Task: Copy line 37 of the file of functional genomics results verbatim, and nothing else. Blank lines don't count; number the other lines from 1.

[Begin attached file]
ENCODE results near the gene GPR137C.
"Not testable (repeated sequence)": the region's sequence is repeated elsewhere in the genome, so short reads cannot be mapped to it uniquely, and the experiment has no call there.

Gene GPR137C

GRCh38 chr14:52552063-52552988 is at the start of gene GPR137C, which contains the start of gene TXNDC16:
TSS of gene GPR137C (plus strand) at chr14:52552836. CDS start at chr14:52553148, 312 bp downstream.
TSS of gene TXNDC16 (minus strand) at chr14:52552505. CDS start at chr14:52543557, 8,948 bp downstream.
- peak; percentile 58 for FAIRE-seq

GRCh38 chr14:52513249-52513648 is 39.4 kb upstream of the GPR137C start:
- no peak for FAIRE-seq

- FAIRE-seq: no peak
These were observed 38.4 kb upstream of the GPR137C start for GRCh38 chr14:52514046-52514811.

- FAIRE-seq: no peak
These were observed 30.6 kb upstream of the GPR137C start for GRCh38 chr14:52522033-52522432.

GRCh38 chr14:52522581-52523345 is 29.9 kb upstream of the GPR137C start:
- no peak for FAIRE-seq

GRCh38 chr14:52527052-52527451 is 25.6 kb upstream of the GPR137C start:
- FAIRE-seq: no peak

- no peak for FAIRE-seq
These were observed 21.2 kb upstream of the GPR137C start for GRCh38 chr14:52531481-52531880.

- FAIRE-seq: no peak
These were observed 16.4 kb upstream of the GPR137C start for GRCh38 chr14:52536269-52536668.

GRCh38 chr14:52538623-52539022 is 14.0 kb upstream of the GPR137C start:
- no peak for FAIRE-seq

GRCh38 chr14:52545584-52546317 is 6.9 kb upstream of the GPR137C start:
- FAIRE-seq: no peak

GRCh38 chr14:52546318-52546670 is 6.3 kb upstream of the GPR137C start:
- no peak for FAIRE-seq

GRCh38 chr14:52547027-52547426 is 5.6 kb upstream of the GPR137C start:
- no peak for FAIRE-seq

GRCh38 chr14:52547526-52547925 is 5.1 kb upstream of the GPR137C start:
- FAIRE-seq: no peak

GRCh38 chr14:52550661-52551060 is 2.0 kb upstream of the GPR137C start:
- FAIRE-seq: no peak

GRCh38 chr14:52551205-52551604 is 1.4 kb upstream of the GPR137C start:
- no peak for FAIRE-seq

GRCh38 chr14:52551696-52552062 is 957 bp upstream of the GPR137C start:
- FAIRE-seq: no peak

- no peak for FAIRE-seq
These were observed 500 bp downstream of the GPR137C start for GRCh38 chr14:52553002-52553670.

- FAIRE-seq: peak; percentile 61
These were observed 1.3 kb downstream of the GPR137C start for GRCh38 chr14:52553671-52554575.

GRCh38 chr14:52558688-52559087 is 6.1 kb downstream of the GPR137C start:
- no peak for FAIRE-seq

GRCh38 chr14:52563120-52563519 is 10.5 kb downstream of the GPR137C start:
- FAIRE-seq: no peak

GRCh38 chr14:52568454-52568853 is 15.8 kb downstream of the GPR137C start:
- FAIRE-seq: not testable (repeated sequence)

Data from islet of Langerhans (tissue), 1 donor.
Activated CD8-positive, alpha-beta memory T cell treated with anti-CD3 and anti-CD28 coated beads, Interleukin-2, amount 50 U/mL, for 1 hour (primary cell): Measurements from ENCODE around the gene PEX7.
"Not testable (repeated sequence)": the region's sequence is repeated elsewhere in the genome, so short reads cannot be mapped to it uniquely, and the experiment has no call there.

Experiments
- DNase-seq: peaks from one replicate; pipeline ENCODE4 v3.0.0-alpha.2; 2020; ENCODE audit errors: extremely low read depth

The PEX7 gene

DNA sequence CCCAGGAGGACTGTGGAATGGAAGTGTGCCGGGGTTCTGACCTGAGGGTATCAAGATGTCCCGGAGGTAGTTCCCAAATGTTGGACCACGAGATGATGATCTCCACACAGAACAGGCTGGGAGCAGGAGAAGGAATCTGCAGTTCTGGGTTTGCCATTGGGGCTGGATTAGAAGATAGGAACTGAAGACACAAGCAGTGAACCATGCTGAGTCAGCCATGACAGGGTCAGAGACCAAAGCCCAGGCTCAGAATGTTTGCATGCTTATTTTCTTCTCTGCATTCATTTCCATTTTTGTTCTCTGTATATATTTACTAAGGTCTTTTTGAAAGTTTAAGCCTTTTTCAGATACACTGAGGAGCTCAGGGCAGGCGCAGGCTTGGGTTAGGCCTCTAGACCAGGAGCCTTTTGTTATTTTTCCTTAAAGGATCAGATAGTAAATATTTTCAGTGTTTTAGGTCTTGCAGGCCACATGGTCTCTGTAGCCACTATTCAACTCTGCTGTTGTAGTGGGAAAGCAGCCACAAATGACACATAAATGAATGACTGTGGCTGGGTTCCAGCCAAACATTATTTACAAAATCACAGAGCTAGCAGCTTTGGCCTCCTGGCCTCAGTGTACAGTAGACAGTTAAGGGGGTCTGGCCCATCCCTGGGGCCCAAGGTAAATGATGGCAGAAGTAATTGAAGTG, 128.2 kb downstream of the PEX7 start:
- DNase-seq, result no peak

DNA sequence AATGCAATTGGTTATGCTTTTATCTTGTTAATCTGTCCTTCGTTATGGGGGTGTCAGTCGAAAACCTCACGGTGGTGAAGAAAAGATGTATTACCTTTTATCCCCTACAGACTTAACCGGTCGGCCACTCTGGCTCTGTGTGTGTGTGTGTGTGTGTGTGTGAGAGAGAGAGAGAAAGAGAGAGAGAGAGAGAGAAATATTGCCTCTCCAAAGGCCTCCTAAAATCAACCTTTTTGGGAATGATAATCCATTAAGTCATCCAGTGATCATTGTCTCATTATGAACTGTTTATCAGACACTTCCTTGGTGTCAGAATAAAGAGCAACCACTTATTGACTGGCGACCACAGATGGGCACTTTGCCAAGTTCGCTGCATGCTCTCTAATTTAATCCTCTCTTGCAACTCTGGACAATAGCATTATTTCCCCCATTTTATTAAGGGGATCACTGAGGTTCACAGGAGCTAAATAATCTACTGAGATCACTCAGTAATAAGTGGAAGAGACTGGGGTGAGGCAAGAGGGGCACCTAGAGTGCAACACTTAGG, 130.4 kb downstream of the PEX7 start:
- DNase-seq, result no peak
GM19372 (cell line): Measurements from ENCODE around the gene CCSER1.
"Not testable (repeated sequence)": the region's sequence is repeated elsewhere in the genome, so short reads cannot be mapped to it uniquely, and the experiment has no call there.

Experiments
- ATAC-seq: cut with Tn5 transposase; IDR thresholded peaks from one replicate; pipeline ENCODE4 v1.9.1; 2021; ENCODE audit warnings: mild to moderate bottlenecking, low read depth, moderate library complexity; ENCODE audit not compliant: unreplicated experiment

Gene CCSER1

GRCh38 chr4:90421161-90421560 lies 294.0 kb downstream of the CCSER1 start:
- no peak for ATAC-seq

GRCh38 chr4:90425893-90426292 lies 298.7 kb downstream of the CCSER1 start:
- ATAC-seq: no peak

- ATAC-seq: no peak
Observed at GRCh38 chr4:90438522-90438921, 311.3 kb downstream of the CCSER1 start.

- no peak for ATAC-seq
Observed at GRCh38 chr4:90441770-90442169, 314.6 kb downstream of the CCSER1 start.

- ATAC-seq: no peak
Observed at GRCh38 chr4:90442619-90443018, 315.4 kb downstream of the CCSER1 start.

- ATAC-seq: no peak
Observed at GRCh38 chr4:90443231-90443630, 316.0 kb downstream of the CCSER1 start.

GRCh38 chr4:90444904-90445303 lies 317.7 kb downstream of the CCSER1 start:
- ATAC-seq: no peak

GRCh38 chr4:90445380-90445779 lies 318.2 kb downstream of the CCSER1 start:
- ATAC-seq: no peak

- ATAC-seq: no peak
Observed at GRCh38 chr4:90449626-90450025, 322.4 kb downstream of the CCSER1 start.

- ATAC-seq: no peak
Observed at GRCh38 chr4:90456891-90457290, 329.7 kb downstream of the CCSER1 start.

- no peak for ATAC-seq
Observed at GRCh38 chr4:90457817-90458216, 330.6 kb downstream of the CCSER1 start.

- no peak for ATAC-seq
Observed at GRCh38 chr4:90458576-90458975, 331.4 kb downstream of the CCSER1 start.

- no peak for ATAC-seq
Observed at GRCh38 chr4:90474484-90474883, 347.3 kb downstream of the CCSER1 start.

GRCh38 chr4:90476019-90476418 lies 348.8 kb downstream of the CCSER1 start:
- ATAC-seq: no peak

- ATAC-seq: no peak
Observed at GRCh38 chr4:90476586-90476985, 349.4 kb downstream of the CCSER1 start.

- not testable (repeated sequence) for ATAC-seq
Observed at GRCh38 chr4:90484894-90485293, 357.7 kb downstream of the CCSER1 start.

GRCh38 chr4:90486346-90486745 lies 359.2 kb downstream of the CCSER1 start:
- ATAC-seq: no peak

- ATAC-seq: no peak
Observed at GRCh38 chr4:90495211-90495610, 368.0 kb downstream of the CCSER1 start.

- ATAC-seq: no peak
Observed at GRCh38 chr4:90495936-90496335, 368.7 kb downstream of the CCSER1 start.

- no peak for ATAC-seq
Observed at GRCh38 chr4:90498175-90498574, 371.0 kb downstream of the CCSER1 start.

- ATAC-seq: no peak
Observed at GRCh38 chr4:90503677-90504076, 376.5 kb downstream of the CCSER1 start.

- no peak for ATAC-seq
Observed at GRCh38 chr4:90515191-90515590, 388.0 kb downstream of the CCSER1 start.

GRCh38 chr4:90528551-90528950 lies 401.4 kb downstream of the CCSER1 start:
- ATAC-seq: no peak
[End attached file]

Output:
- FAIRE-seq: no peak